Communicating with the S (Steadiness) Personality Style

They keep the peace!

The meeting is getting tense. People are talking over each other. And then someone calls a time-out and says, “can we just step back for a minute? I think we have some common ground we’re missing.” Chances are that person will be an S (for Steadiness) on the Everything DiSC Workplace® model. This style may also include a secondary style—e.g., Si (with influence) or SC (with Conscientiousness—but they’ll likely relate to the S communication preferences.

Learning more about what drives your S-style colleagues—and what stressful situations cause them difficulty—will help you work more effectively with them. Let’s dive into the key characteristics:

  • S-style team members find great satisfaction in accommodating others and are happy to give Support whenever and wherever they can. Motivated by being around those who are empathetic and accepting—who genuinely care—they don’t need to win to feel good about themselves. Instead, they are quick to share credit. Because an S style’s self-esteem isn’t necessarily tied to accomplishments, they are often perfectly comfortable working behind-the-scenes.
  • A key priority for S styles who value harmony and consistency is Stability. Both reliable and cautious, they do their best to minimize surprises and create a work environment that is steady and predictable. Preferring to follow the rules, others look to them to create helpful systems and procedures and know they can be counted on to follow through on their commitments.
  • Bringing people together—like their i-style colleagues—is a key priority for S styles. As they focus on Collaboration and being a strong team player, they tend to take the lead in making personal connections and creating a spirit of community that will keep the team working toward a common goal. Warm, friendly, and instinctively trusting, they are always open to new people and ideas. And because they tend to see others’ points of view, people feel understood and accepted.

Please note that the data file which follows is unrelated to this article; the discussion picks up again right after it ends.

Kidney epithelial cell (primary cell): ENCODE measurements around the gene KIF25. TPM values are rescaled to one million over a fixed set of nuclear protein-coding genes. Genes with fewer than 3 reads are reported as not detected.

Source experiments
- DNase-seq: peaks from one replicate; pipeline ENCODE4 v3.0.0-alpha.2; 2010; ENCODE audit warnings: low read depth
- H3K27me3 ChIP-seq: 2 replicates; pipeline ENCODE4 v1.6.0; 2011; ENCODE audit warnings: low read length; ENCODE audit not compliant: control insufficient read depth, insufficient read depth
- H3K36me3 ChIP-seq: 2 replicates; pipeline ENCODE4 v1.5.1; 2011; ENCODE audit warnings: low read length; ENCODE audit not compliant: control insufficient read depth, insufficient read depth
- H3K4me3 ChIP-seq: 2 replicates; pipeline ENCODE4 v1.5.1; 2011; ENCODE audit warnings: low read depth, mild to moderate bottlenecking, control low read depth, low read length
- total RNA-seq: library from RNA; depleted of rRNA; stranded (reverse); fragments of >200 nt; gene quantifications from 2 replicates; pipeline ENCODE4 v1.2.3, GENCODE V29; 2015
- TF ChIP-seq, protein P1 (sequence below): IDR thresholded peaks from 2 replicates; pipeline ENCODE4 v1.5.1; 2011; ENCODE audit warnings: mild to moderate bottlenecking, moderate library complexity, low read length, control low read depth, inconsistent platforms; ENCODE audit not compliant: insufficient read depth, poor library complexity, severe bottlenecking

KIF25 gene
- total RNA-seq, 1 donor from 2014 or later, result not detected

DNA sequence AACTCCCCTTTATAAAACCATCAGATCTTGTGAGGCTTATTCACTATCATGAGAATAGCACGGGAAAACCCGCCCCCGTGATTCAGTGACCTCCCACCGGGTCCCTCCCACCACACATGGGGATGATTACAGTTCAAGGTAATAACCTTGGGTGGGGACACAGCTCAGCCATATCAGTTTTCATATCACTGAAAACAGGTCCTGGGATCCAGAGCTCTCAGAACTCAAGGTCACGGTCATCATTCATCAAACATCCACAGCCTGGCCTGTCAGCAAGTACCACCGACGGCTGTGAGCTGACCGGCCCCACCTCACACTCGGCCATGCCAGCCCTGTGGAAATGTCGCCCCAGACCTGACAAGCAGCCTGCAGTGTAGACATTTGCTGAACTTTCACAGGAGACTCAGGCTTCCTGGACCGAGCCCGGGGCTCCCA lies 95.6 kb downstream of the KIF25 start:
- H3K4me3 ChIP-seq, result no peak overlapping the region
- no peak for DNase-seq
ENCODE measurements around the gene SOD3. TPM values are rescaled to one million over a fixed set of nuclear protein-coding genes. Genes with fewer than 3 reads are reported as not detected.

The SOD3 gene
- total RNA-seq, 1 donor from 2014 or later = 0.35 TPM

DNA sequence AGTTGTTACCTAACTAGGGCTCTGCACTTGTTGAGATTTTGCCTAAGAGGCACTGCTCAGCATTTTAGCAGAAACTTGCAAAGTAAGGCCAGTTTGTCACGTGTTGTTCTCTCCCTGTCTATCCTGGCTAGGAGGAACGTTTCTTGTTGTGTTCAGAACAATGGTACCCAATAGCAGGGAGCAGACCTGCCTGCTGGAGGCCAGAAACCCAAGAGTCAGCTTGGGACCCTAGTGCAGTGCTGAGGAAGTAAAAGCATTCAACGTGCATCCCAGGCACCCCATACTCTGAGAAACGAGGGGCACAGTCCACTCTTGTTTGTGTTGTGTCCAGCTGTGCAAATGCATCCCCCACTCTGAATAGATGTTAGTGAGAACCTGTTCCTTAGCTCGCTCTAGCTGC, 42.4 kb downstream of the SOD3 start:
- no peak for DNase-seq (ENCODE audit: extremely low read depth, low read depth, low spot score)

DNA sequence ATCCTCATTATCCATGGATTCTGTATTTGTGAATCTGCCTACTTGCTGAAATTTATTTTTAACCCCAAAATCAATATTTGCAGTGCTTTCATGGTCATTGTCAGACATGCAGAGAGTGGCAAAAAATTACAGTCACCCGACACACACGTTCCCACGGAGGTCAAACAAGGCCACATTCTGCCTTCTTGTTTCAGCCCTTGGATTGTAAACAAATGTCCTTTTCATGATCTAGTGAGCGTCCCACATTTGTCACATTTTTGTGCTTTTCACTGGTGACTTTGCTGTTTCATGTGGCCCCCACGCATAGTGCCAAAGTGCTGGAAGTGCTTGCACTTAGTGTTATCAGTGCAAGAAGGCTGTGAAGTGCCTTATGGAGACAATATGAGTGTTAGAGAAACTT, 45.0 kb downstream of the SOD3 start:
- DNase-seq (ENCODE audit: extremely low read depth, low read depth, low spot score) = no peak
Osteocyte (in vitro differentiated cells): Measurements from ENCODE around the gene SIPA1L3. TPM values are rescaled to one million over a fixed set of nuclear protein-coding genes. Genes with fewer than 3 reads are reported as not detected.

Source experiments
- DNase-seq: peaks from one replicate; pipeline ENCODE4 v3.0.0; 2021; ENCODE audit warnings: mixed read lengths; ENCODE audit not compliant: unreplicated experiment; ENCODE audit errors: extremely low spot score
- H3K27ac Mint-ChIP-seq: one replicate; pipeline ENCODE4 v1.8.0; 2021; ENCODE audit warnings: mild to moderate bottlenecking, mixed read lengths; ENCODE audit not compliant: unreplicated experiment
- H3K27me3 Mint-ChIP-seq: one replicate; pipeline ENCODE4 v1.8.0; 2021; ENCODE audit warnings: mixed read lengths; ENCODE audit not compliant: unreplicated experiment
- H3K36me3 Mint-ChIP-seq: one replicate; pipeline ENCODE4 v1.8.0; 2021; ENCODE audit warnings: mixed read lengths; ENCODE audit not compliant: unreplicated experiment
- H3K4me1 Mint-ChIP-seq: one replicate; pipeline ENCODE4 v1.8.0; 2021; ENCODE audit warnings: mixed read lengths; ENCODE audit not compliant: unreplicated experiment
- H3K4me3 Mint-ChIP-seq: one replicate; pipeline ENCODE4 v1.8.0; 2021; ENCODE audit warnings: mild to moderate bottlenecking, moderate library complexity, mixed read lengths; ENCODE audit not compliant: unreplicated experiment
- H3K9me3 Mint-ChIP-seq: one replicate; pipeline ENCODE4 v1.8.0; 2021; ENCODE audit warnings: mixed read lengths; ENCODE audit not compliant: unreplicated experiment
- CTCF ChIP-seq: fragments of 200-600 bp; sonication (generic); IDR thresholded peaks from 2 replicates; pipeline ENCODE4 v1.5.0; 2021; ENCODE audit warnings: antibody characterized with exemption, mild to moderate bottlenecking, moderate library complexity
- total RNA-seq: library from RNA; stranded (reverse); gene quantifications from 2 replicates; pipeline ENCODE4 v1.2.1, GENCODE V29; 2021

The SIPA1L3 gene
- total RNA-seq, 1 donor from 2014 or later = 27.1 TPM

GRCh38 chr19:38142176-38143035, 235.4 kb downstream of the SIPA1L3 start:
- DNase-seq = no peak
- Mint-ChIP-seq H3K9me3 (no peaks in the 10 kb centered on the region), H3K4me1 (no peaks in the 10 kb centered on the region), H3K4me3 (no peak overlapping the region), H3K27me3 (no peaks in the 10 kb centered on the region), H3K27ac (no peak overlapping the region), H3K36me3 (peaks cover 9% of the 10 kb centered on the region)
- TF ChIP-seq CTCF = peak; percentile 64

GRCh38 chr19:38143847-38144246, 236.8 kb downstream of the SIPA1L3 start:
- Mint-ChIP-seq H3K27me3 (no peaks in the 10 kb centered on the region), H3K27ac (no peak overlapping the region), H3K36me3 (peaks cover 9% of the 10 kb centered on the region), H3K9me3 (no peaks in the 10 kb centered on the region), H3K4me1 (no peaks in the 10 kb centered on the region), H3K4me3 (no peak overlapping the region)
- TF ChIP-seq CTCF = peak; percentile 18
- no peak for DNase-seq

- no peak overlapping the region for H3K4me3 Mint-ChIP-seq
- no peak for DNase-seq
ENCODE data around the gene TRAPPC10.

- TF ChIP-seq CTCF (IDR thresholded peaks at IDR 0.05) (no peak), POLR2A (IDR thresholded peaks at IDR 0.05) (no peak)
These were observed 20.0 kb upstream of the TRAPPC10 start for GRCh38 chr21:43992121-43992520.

Watch an S style in action.

Non-judgmental and accepting of others, people with the S style are often seen as peacemakers. They are driven to contribute to a calm, stable environment and do their part to contribute to the group’s success. Highly dependable, you know you can count on them to deliver; they are the ones who are more willing to take one for the team. Compared to those with other styles—e.g., the more fast-paced D- and i-styles—they will take more time to ponder options and no doubt have more patience for long, routine projects that require steadiness and consistency—essential qualities that every organization needs.

Sometimes people with the S style can also be perceived as being resistant to change because they tend to be risk-averse and may focus more on the possibility of failure rather than success. They are extremely uncomfortable dealing with angry or argumentative people. Ambiguity and working with unclear guidelines also can be especially stressful. Often admired for being soft-spoken and patient, your S-style colleague’s need for certainty can sometimes cause indecisiveness that stands in the way of progress. So, when interacting with a Steadiness style, here are a few tips to consider:

  • Don’t come on too strong
  • Earn their trust
  • Don’t ask for big decisions right away
  • Clarify guidelines as much as possible
  • Provide the assurance of safety to receive honest feedback

Responding positively to the priorities of your S-style colleagues—Support, Stability, Collaboration—and flexing your own style preferences to meet somewhere in the middle will go a long way to strengthen your working relationships and improve the effectiveness of your team. And if you happen to be an S style yourself, learn more about what stressors you experience when working with other styles and strategies that can help you flex as well.

Watch an S style in action.

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Tolu Babalola-Perales

Tolu brings 15 years of marketing, brand management and PR experience to Integris Performance Advisors. She spent 10 years of her career at a global publishing company, Wiley, overseeing the marketing strategy for HR and workplace learning products, managing publicity campaigns for NY Times bestselling authors, and building relationships with a growing network of 750 independent consultants, coaches, and trainers around the world. She continues to improve the lives of people in her community through innovative marketing programs that raise awareness, enlightening presentations, and meaningful one-on-one conversations. She currently lives in San Francisco, CA.